It's time to continue on with the Genesis theme this week with Phil Collins' seminal debut record Face Value from 1981.
Collins' first solo effort is a reflection of the times he was living through and represents a much more personal album than anything he did with Genesis up to that point. It came at a time when he had failed to save his first marriage to Andrea Bertorelli and he had started writing his own songs in his spare time. What followed is undoubtedly one of the most varied and solid debut albums of all time.
There's arguably no finer opening song in music history than In The Air Tonight, not least thanks to its pioneering gated reverb drums that soundtracks most of the song. It's one of the songs that Collins offered to bandmates Mike Rutherford and Tony Banks for the Duke album, although it got left as it was deemed "too simple.". To be honest, I'm glad it didn't end up on Duke as it suits the rawness and personal touches of Face Value much better. There's something wonderfully sinister about In The Air Tonight that makes it a proper standout and the signature drum solo has to be its best moment. With Collins being a prog drummer at heart, it's a great exhibition of how a two-parter song works after that fill. The following This Must Be Love is much more Collins-solo than its predecessor, being helped along by a mellow backing of piano and percussion. It's a great preview of what the Genesis frontman's solo career would turn into with such a smooth sound and different direction to Genesis.
However, Face Value isn't without its Genesis touches, largely thanks to a reworking of Duke's Behind The Lines. Whilst the original is a classic soaring soundscape, this version offers a Michael Jackson Off The Wall-era funk vibe that the Genesis version obviously lacks.
This new version came around when Collins played the original Duke version backwards and a double speed, which gave the perfect grounding to build on. If I'm being brutally honest, as much as I love the original, this particular version just takes the biscuit - its groovy nature certainly means it's a real foot-tapper. What's more, with the horn section of Earth, Wind & Fire being involved (the Phenix Horns), it just adds a certain something. The Roof Is Leaking offers perhaps one of Collins' more underrated tracks. It demonstrates a versatility that you don't get from many Genesis tracks, swaying into country and blues spheres more than anything else. Moreover, it's not your typical country tune, thanks to the atmosphere created by the crickets at the beginning and the cold aura that the song portrays. Eric Clapton's fingerpicking guitar work makes for great listening, as does the story that Collins tells of a man in a poor family striving for the best even though he's living a very poor life.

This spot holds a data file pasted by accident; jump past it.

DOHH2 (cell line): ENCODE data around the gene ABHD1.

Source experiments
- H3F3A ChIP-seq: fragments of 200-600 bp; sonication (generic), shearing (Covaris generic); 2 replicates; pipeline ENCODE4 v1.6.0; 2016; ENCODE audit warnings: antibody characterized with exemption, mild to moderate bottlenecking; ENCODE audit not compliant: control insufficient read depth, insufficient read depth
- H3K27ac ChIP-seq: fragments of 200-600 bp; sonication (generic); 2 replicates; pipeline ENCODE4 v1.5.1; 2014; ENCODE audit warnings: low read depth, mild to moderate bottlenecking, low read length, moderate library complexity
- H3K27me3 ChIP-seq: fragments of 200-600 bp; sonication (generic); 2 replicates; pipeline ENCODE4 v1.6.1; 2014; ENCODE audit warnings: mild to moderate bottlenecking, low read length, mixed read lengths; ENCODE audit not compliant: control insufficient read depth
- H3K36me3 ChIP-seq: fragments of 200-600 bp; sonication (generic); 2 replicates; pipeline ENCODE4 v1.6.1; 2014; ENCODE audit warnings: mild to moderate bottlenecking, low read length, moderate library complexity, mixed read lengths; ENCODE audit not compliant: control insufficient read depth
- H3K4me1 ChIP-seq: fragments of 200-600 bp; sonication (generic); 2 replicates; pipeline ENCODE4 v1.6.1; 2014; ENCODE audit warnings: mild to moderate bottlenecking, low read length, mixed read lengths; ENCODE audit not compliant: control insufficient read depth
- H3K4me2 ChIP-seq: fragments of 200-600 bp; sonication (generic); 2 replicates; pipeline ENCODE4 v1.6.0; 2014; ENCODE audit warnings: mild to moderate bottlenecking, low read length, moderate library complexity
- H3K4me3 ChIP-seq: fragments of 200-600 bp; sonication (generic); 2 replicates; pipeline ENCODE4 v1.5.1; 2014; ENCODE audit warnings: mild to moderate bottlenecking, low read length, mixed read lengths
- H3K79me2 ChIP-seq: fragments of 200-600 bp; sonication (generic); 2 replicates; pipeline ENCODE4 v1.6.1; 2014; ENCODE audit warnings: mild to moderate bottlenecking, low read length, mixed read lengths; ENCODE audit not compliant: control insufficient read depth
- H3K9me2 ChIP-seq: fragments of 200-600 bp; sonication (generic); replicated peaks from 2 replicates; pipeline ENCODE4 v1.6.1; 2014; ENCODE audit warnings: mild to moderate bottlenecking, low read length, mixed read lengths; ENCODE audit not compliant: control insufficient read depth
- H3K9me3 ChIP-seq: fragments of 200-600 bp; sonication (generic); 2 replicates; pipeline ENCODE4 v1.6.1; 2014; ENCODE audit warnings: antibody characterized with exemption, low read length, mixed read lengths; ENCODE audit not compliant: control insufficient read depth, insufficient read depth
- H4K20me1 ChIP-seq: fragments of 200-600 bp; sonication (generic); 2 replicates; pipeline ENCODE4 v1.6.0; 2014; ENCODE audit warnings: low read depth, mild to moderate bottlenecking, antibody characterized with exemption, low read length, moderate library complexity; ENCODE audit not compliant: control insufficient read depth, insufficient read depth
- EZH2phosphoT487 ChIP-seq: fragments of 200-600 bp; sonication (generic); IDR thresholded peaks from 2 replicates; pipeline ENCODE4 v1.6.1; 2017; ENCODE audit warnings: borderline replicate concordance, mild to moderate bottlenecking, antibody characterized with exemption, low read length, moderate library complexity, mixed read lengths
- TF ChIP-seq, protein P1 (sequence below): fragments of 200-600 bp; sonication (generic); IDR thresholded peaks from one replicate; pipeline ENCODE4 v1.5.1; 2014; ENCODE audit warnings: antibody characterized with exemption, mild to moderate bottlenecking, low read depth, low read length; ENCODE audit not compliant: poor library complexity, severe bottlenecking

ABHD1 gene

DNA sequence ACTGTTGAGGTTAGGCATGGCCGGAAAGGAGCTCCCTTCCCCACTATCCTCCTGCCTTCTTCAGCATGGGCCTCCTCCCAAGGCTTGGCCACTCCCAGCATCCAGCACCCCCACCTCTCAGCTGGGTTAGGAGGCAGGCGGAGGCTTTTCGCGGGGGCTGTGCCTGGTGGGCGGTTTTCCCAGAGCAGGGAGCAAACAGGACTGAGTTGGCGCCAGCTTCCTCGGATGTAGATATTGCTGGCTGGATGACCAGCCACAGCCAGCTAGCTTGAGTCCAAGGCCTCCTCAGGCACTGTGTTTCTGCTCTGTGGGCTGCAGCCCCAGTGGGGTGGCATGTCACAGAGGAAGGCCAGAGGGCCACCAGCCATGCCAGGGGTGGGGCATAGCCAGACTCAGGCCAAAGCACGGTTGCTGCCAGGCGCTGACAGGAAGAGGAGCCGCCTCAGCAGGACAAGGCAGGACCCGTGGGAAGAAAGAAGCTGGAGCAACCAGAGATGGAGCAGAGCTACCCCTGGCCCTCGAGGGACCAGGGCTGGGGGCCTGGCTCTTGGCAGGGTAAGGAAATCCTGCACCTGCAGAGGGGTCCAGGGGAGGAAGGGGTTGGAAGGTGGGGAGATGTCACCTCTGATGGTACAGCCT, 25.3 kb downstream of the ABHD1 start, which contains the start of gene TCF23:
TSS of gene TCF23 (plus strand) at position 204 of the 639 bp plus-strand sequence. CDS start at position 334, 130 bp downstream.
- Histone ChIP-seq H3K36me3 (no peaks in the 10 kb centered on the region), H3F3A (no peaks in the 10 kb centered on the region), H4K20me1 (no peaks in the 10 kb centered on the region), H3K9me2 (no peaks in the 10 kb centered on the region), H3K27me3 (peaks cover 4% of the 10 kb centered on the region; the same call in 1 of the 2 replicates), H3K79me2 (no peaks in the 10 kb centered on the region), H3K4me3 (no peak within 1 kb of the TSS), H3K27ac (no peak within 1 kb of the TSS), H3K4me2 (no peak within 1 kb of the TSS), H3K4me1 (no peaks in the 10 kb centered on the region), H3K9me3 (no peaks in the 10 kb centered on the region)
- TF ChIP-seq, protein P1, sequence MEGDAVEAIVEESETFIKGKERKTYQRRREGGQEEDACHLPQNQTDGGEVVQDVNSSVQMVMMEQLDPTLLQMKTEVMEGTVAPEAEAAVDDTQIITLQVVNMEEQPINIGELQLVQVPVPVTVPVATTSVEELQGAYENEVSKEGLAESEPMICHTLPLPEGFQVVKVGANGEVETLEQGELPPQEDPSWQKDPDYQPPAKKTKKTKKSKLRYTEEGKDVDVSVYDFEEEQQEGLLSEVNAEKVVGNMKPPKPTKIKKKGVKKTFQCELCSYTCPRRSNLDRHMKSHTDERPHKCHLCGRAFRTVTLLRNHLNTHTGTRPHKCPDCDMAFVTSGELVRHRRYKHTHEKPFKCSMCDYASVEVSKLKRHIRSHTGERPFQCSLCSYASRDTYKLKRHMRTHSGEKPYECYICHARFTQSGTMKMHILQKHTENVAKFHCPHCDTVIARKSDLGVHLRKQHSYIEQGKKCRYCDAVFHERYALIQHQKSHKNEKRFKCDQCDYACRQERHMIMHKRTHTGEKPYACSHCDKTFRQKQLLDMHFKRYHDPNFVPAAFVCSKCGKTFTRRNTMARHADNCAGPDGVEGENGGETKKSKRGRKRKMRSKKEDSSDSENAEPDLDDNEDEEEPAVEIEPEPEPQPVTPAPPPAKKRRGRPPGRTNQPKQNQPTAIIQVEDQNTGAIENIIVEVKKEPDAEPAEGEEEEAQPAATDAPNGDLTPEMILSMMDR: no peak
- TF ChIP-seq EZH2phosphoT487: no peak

Hand In Hand is Face Value's second instrumental but arguably its best, making great use of the Phenix Horns and Collins' stellar drumming ability to provide something that's undoubtedly engaging. You could argue that it portrays Collins as an instrumentalist first and a singer second with it being one of the best tracks that Face Value has to offer. Regardless though, Hand In Hand is definitely one of Collins' classics. I Missed Again once again builds a track around the Phenix Horns with an uptempo and smooth R&B sound. Despite its upbeat sound, it deals, much like a lot of Face Value, with his anger and frustration at the departure of his first wife. I've always had a soft spot for this particular track as in another life, this could've been part of Abacab for Genesis, and I've always compared this to long-forgotten B-Side Paperlate or the likes of No Reply At All. I Missed Again predates these two by two years and just demonstrates the value of a horn section perfectly.
Face Value finishes with the combo of If Leaving Me Is Easy and a cover of The Beatles' Tomorrow Never Knows. The former is a sad ballad that strips most things back, leaving just Collins and the horn section with some light piano sprinklings. It's one of the more emotional offerings on this particular record marking out a sensitivity that remained unexplored before this album's release. Face Value's swansong comes with a well-worked cover of Tomorrow Never Knows, one of The Beatles' most under-appreciated tunes. The release of this record came at the time of the death of John Lennon and this cover acts as a love letter to not just Lennon, but the entire band. It's a bit more sinister than The Beatles' original but still retains the same polish and one nice little touch is the hidden track of Collins singing Over The Rainbow after its ending.
Face Value definitely is one of the best debut records of the last century. It's so far removed from the rest of Collins' repertoire at the time, be it with Genesis or Brand X, that even after nearly forty years, it still sounds as fresh as it did on release. There's always something new to find on Face Value with every listen and it's still an album that never fails to amaze.
If you want to pick up a copy, I’ll leave an Amazon link here: https://amzn.to/37eECBv
Or, if you’d prefer, here’s a Spotify link:
More musical magnificence to come next week!
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